London: For some people — particularly indigenous tribes — the notion that you can grow your own food is revolutionary.
Mollison: When you grow up in a world where you have a very minor effect on the land, you don’t think of creating resources for yourself. What falls on the ground you eat. And your numbers are governed by what falls on the ground. Permaculture allows you to think differently because you can grow everything that you need very easily.
London: You once described modern technological agriculture as a form of “witchcraft.”
Mollison: Well, it is a sort of witchcraft. Today we have more soil scientists than at any other time in history. If you plot the rise of soil scientists against the loss of soil, you see that the more of them you have, the more soil you lose.
London: What kind of overconsumption bothers you the most?
Mollison: I hate lawns. Subconsciously I think we all hate them because we’re their slaves. Imagine the millions of people who get on their lawn-mowers and ride around in circles every Saturday and Sunday.
London: Permaculture teaches us how to use the minimum amount of energy needed to get a job done.
Mollison: That’s right. Every house should be over-producing its energy and selling to the grid. We have built entire villages that do that — where one or two buildings hold the solar panels for all sixty homes and sell the surplus to the grid. In seven years, you can pay off all your expenses and run free. They use this same idea in Denmark. Every village there has a windmill that can fuel up to 800 homes.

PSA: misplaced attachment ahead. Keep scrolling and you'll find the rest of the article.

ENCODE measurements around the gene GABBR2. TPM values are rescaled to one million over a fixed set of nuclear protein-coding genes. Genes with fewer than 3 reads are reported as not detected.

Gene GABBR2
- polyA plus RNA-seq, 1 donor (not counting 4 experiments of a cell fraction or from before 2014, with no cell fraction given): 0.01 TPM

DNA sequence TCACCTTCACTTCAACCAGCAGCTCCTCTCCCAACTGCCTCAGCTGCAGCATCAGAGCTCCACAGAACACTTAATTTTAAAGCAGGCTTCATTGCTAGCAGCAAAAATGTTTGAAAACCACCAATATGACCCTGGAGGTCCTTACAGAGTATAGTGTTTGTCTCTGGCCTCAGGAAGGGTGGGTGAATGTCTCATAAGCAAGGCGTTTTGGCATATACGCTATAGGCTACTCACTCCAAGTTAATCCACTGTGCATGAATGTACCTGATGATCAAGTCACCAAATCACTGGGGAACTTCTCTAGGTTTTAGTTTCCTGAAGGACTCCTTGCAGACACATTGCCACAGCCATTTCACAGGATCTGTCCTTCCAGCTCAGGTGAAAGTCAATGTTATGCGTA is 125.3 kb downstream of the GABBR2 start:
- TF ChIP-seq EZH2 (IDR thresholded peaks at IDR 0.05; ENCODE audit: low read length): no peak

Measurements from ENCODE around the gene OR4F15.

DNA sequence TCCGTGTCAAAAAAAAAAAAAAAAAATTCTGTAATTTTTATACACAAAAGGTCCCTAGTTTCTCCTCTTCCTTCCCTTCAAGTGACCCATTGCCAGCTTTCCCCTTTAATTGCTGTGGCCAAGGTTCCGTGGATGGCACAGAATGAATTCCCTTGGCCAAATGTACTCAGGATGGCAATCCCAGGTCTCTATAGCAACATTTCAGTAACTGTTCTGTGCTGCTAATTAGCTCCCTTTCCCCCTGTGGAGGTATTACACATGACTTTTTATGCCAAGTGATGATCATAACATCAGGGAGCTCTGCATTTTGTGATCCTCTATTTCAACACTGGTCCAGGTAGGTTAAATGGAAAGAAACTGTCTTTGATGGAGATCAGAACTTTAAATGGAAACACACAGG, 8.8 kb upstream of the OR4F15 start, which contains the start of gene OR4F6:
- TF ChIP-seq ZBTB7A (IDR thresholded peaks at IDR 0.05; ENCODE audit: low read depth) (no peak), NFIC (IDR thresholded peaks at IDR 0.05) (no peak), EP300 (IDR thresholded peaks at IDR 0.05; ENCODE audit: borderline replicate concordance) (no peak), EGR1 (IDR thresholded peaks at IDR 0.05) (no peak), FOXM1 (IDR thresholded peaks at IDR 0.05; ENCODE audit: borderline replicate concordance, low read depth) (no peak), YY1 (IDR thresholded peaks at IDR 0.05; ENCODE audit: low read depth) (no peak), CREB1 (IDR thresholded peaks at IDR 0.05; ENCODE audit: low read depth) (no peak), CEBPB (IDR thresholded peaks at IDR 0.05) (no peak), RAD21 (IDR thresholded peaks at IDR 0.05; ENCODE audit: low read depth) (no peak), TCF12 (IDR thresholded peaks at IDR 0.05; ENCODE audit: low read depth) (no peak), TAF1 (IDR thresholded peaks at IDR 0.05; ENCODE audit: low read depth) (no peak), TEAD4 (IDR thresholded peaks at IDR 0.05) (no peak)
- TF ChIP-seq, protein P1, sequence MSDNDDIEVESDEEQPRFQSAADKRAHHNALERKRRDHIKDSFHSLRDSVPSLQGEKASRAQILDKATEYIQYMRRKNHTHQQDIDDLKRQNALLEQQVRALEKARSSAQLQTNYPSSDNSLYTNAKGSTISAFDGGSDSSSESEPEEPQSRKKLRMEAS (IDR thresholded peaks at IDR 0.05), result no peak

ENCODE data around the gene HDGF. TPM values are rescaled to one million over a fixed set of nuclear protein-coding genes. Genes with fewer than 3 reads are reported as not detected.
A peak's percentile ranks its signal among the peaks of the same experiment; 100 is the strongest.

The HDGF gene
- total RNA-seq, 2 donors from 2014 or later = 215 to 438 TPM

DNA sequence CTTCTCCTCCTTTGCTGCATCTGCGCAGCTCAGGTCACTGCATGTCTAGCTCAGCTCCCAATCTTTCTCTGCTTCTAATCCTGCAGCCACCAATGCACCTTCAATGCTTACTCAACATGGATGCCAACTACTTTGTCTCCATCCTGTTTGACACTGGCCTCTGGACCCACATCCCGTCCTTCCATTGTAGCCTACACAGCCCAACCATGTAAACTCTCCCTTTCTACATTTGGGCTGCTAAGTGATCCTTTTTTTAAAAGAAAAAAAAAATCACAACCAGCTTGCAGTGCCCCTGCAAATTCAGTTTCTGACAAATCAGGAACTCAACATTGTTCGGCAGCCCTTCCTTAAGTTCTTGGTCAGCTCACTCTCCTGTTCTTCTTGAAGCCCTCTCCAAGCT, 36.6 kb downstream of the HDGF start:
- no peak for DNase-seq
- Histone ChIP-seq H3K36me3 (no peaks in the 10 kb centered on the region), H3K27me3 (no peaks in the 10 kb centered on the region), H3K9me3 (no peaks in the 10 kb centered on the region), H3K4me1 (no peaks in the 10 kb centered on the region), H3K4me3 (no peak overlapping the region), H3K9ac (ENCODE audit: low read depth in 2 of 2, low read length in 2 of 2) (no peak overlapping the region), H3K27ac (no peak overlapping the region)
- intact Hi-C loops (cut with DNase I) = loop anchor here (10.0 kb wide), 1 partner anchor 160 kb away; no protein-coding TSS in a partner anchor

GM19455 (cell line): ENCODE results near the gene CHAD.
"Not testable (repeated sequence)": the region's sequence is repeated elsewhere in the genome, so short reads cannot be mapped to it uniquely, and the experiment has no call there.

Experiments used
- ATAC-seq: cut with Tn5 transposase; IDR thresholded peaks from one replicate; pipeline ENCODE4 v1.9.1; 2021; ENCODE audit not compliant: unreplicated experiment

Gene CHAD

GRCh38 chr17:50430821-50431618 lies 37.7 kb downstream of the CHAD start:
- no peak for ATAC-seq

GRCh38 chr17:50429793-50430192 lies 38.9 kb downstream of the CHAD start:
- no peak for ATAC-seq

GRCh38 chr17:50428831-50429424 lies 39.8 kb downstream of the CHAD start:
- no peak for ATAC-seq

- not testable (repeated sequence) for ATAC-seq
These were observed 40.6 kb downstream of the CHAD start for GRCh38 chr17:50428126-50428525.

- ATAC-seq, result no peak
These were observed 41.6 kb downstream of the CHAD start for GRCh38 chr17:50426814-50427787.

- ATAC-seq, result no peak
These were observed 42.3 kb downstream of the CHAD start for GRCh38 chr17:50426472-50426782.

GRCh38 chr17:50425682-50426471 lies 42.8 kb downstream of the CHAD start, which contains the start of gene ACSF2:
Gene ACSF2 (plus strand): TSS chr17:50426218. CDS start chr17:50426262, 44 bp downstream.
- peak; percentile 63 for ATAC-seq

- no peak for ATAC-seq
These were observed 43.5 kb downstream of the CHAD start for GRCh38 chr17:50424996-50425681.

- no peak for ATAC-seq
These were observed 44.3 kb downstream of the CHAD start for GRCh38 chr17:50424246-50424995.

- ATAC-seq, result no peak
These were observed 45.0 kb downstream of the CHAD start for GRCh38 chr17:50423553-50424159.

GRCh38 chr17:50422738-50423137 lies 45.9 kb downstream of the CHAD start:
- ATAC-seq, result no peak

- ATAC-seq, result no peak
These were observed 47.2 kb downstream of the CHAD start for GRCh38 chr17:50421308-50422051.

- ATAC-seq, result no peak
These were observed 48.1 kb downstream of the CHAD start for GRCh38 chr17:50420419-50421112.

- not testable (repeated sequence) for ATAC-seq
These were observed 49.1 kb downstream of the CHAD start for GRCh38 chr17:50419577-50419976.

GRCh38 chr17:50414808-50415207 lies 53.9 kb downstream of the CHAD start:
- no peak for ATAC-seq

London: The same principle probably applies to human energy as well. I noticed that you discourage digging in gardens because it requires energy that can be better used for other things.
Mollison: Well, some people like digging. It’s a bit like having an exercise bike in your bedroom. But I prefer to leave it to the worms. They do a great job. I’ve created fantastic soil just from mulching.
London: Does permaculture apply to those of us who live in cities?
Mollison: Yes, there is a whole section in the manual about urban permaculture. When I first went to New York, I helped start a little herb-farm in the South Bronx. The land was very cheap there because there was no power, no water, no police, and there were tons of drugs. This little farm grew to supply eight percent of New York’s herbs. There are now 1,100 city farms in New York.
London: Short of starting a farm, what can we do to make our cities more sustainable?
Mollison: Catch the water off your roof. Grow your own food. Make your own energy. It’s insanely easy to do all that. It takes you less time to grow your food than to walk down to the supermarket to buy it. Ask any good organic gardener who mulches how much time he spends on his garden and he’ll say, “Oh, a few minutes every week.” By the time you have taken your car and driven to the supermarket, taken your foraging-trolley and collected your wild greens, and driven back home again, you’ve spent a good hour or two — plus you’ve spent a lot of money.
London: What do you think you’ve started?
Mollison: Well, it’s a revolution. But it’s the sort of revolution that no one will notice. It might get a little shadier. Buildings might function better. You might have less money to earn because your food is all around you and you don’t have any energy costs. Giant amounts of money might be freed up in society so that we can provide for ourselves better.
So it’s a revolution. But permaculture is anti-political. There is no room for politicians or administrators or priests. And there are no laws either. The only ethics we obey are: care of the earth, care of people, and reinvestment in those ends.